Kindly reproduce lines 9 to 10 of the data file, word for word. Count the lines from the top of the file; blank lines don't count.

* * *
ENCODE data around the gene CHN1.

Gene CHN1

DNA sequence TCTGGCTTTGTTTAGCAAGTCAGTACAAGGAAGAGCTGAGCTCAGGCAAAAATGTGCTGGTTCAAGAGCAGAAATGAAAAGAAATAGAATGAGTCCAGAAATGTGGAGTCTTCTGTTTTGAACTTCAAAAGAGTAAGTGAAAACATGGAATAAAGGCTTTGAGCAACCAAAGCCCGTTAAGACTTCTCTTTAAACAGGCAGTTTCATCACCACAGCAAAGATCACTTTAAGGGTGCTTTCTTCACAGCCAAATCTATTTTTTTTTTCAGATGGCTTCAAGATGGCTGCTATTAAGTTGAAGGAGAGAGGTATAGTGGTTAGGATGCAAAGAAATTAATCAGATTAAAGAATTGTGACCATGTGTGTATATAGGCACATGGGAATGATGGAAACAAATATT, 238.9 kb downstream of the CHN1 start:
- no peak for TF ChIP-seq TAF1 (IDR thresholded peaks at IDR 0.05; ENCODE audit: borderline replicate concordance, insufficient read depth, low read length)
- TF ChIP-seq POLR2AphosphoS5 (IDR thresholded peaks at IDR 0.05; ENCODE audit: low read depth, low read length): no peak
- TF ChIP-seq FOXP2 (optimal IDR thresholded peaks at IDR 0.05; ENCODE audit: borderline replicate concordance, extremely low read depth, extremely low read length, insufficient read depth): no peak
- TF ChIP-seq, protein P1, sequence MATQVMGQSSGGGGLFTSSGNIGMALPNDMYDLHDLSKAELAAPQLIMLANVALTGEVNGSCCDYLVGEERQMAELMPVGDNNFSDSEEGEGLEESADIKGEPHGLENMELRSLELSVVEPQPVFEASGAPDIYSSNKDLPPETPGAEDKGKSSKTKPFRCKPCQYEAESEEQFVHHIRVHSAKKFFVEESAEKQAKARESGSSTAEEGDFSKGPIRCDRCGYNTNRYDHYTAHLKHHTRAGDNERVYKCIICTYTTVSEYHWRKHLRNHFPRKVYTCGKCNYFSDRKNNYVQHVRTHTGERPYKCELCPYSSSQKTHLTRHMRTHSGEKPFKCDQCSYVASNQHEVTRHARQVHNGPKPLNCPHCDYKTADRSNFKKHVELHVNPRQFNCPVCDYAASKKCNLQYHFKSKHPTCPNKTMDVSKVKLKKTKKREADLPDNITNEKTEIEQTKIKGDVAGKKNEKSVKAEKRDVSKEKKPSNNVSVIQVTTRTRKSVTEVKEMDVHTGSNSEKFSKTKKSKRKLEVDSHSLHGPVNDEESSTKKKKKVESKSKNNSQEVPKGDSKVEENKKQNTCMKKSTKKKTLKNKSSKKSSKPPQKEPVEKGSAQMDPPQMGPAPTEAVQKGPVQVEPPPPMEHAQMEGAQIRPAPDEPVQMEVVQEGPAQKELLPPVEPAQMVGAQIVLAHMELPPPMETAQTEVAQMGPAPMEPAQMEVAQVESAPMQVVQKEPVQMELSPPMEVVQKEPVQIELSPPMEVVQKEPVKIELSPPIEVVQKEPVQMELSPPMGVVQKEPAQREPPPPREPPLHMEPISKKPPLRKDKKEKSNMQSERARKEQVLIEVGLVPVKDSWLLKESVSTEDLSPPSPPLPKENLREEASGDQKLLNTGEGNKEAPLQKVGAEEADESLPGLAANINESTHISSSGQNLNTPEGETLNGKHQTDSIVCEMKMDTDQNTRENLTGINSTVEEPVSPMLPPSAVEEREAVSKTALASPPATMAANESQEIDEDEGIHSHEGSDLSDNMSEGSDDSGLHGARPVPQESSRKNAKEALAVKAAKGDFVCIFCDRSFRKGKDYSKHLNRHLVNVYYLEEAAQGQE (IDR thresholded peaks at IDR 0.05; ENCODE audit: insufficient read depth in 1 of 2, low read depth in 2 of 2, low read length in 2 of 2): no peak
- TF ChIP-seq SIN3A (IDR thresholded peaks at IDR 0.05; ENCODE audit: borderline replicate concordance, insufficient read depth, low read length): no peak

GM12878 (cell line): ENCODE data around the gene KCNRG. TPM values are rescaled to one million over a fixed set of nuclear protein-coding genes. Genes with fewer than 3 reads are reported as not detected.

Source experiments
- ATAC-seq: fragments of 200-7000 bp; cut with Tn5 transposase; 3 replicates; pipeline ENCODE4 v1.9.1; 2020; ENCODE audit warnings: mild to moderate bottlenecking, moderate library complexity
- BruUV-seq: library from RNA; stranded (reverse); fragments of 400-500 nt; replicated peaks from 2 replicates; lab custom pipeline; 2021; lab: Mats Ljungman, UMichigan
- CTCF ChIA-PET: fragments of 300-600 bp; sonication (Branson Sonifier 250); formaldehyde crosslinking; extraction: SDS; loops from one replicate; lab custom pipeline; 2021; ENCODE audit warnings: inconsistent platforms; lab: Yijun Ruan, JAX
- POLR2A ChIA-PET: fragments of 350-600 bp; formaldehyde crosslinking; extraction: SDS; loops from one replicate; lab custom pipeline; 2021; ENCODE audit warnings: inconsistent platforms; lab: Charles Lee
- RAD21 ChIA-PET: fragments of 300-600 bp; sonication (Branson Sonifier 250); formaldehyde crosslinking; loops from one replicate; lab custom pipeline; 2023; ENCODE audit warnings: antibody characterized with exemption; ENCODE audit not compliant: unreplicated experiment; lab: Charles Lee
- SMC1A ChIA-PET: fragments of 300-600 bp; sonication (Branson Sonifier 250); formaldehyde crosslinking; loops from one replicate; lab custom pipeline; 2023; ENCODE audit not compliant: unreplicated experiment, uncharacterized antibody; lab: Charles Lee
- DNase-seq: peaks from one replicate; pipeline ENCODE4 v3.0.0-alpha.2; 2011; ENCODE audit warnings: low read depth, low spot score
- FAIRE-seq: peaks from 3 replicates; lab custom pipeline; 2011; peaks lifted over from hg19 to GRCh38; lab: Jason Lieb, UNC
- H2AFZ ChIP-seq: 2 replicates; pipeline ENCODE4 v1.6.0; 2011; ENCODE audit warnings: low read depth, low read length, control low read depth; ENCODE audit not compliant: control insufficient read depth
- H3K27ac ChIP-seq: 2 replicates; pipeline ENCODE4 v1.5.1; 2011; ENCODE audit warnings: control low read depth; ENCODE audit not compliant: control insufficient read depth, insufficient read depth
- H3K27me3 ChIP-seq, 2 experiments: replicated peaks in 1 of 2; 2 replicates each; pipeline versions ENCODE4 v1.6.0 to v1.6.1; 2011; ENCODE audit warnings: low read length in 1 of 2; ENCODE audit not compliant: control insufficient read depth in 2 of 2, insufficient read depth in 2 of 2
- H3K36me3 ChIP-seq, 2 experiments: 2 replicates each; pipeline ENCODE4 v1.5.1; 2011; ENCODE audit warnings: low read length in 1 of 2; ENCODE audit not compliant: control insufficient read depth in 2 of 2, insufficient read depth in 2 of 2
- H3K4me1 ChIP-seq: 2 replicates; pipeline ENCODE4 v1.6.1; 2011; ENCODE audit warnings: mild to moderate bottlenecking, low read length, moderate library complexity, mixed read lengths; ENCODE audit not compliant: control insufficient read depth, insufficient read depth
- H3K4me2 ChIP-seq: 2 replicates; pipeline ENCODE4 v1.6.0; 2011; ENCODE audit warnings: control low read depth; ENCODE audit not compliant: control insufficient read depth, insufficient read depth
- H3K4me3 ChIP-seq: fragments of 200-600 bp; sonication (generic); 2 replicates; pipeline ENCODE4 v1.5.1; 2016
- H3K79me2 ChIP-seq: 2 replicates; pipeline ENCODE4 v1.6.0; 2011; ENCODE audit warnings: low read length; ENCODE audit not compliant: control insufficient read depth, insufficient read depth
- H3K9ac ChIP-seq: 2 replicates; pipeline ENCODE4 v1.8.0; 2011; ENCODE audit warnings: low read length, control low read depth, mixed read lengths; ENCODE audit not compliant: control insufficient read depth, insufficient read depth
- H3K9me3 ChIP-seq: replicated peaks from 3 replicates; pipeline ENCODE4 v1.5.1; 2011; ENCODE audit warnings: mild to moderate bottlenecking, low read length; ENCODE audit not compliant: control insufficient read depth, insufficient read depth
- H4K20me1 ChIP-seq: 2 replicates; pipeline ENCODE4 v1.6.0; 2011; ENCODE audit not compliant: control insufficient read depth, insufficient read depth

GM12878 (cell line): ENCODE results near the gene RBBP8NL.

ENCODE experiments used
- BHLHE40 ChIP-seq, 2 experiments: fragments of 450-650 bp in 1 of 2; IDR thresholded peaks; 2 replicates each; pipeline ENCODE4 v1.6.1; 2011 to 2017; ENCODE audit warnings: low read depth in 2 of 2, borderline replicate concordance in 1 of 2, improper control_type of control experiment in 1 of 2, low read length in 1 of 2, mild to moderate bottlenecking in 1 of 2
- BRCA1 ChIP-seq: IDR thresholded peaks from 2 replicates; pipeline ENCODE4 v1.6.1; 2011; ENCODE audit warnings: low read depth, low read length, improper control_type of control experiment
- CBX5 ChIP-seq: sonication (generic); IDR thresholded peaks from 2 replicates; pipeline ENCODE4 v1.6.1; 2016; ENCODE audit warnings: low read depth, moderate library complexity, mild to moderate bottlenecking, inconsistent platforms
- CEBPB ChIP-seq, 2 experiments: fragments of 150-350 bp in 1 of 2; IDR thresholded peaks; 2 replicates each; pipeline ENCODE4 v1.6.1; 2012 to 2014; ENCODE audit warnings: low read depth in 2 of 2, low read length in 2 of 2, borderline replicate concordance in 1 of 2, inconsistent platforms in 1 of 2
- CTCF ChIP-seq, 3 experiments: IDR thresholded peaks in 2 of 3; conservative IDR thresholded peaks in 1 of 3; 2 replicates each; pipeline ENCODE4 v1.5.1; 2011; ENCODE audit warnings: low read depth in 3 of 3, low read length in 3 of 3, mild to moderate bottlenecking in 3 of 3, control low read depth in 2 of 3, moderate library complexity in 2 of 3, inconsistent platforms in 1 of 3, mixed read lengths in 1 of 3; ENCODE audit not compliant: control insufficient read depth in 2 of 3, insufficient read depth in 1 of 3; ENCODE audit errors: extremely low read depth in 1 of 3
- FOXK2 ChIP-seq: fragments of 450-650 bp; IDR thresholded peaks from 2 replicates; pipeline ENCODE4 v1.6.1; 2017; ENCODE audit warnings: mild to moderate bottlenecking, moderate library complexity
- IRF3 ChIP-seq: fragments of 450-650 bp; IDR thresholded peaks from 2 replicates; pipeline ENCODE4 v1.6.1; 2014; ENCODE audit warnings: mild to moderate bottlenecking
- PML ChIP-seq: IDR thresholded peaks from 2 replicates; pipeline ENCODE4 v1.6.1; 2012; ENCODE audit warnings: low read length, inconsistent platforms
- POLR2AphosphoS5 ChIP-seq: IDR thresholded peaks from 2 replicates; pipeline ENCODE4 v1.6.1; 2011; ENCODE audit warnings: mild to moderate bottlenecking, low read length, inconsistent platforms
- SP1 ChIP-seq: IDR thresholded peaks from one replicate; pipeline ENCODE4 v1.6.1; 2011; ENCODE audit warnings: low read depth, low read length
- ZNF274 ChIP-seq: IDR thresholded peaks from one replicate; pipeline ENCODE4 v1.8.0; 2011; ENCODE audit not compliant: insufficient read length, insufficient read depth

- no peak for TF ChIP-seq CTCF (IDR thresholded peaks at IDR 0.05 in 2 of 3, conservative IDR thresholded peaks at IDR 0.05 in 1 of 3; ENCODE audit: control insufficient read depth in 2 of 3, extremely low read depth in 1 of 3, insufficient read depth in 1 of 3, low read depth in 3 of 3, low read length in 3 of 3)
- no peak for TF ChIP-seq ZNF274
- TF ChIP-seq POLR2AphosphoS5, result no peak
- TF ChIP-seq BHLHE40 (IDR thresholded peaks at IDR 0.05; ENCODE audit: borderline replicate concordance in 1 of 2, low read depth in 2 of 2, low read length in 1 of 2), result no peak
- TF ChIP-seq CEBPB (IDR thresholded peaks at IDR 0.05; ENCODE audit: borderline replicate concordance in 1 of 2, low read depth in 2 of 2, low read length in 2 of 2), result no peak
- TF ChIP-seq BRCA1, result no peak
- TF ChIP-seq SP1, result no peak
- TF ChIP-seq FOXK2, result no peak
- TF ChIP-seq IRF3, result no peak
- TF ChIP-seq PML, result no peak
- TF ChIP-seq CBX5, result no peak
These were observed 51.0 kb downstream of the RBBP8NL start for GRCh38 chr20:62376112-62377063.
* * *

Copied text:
GM12878 (cell line): ENCODE data around the gene KCNRG. TPM values are rescaled to one million over a fixed set of nuclear protein-coding genes. Genes with fewer than 3 reads are reported as not detected.

Source experiments